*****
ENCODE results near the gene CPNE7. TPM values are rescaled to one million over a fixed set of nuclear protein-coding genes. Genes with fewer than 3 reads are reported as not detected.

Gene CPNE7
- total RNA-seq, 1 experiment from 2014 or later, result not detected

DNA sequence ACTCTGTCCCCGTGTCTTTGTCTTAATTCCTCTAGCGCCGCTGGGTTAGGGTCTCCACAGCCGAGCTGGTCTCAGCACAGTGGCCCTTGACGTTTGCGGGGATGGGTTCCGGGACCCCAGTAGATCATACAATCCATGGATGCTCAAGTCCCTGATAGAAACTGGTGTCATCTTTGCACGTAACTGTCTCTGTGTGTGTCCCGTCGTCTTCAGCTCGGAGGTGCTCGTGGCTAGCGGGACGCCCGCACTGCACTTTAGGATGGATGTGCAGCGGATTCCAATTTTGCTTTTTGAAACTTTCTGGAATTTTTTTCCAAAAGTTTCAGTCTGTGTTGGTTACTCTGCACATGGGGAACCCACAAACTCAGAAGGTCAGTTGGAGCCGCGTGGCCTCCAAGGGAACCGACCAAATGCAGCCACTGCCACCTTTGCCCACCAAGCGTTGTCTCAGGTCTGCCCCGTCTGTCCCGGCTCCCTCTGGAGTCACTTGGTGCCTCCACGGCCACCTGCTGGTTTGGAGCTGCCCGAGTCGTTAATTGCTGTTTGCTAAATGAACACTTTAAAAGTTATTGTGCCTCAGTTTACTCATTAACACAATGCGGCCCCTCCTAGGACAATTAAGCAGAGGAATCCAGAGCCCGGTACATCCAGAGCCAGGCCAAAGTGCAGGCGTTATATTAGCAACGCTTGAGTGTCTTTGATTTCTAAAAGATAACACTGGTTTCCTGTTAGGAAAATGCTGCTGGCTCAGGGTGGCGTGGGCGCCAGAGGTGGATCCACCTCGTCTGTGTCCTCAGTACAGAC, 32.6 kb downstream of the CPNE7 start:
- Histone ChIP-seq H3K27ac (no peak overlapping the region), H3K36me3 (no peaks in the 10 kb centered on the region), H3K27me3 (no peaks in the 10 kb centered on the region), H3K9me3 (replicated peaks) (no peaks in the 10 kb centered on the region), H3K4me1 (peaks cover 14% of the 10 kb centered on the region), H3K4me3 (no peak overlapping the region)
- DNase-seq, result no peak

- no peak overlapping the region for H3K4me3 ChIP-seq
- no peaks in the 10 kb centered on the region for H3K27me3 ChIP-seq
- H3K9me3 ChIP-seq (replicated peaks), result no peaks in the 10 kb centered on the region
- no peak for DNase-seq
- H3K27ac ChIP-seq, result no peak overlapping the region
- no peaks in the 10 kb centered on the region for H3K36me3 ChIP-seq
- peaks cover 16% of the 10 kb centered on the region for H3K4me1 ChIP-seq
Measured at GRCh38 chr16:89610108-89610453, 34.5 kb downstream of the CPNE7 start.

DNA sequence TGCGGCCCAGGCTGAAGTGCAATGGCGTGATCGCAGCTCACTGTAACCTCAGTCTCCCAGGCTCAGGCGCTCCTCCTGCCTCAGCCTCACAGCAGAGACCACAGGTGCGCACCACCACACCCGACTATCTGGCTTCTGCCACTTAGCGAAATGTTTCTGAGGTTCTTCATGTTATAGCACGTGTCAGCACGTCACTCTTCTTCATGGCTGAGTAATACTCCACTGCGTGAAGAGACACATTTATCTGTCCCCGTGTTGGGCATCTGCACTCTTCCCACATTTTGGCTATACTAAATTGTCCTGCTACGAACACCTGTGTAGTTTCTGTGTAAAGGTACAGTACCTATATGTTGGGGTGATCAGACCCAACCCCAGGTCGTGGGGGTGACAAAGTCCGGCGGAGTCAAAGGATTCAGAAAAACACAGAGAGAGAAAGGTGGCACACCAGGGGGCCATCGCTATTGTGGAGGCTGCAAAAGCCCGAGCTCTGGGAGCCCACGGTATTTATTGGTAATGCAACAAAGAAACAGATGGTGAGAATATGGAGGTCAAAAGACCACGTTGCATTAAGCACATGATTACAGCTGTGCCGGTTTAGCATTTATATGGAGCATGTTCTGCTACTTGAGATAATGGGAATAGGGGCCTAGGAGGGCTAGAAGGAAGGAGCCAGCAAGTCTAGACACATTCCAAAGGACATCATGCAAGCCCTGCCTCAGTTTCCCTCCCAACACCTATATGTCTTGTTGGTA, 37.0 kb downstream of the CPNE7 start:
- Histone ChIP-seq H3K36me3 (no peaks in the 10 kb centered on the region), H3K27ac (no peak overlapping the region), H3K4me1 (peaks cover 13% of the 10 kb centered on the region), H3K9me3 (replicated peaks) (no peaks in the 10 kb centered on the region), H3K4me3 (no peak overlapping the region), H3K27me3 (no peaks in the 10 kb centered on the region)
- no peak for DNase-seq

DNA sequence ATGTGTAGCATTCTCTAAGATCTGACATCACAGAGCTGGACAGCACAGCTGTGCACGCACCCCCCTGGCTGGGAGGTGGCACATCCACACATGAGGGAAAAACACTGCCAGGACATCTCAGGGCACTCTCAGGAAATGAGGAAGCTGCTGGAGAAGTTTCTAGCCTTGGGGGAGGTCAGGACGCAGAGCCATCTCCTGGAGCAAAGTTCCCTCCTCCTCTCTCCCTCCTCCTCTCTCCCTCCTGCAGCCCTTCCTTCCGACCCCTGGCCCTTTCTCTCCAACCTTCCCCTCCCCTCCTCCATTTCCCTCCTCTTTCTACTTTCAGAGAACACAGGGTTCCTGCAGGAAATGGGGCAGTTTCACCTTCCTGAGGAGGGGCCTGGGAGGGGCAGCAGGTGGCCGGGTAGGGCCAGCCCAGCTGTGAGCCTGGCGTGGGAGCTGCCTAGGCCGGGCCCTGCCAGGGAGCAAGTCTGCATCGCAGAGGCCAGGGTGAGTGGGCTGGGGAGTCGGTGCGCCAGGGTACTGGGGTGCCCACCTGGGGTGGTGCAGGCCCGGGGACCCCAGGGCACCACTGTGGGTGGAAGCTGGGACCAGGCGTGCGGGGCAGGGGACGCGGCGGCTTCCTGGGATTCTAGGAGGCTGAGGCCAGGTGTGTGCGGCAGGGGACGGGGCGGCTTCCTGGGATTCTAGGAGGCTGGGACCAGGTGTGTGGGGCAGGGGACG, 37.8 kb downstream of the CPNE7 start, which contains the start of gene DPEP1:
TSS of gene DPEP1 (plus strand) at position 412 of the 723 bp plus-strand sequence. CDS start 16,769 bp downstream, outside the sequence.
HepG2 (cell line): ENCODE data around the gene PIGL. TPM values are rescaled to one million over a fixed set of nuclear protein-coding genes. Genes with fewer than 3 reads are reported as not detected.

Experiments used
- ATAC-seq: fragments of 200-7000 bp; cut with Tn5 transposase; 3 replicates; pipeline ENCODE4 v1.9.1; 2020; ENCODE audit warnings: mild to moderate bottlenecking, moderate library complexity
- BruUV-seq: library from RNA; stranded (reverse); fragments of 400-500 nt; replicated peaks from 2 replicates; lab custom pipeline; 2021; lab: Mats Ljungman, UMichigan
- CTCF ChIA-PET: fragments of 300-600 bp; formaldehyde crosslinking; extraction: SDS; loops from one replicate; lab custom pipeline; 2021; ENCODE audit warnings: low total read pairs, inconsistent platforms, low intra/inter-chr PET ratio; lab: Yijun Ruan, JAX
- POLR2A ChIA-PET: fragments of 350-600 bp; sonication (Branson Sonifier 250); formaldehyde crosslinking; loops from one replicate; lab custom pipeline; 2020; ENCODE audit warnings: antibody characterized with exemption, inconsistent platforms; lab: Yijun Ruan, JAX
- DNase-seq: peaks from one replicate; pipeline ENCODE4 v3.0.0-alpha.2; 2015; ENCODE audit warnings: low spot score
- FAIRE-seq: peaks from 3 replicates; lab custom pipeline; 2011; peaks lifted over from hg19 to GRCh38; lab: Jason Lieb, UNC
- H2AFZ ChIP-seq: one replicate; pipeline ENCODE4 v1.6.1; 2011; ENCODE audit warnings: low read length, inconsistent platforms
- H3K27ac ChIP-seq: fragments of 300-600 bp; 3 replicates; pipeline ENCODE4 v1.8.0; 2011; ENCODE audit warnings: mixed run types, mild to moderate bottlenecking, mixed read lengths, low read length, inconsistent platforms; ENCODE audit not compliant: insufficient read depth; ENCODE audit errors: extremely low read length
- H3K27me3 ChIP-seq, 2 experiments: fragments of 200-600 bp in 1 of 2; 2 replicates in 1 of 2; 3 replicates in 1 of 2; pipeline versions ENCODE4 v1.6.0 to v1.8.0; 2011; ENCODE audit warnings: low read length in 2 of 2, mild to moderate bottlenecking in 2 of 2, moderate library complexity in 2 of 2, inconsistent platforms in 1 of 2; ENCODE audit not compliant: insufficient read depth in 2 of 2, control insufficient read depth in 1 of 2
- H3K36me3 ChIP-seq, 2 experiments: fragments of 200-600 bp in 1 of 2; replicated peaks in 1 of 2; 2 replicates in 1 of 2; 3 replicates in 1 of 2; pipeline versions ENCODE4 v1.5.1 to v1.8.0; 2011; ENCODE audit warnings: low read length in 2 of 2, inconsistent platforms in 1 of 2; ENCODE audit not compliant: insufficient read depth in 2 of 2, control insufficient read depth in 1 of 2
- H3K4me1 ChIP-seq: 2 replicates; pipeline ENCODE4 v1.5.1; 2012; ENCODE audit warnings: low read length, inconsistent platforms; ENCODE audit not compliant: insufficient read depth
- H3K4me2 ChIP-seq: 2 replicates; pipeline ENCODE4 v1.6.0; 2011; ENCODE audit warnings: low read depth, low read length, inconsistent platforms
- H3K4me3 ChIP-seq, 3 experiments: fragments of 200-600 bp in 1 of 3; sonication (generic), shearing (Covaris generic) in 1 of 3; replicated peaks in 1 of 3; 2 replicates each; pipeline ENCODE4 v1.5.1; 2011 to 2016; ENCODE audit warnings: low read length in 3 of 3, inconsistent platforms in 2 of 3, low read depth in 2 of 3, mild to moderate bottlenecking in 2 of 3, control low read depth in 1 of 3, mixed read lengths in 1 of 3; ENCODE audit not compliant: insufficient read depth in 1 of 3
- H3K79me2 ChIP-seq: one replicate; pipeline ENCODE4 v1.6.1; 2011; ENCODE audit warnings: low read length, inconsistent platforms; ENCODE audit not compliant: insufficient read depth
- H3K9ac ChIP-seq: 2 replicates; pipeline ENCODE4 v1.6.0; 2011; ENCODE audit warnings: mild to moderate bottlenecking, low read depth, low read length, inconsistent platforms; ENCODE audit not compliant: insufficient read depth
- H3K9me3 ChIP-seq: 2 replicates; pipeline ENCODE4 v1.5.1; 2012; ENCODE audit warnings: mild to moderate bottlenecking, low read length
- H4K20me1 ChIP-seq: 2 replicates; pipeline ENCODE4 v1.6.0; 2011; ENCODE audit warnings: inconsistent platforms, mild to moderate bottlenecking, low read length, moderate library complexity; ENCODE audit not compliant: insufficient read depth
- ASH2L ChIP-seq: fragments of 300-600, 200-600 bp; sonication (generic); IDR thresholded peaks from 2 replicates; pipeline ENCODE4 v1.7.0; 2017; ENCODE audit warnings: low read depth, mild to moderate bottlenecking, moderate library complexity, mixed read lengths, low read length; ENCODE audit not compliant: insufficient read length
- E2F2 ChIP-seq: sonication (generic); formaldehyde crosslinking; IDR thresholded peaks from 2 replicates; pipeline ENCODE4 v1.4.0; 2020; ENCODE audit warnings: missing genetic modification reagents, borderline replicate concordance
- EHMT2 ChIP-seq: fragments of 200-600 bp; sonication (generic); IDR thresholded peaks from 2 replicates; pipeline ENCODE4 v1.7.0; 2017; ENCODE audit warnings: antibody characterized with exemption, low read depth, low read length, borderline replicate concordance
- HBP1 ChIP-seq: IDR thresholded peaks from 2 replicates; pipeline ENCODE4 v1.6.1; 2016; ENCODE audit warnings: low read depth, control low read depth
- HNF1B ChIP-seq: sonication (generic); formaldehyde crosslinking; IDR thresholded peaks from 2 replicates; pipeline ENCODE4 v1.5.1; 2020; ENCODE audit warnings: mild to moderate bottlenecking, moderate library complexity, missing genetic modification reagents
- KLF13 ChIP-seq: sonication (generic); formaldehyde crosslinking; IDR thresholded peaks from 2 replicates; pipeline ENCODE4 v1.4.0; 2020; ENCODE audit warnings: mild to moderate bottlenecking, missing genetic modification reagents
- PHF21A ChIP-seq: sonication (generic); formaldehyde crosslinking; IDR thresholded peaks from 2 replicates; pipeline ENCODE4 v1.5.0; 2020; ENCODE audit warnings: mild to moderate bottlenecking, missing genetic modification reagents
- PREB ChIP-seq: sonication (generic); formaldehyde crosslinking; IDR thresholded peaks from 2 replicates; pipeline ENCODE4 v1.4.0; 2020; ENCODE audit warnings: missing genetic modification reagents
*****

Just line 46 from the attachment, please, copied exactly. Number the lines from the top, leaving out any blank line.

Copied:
- PREB ChIP-seq: sonication (generic); formaldehyde crosslinking; IDR thresholded peaks from 2 replicates; pipeline ENCODE4 v1.4.0; 2020; ENCODE audit warnings: missing genetic modification reagents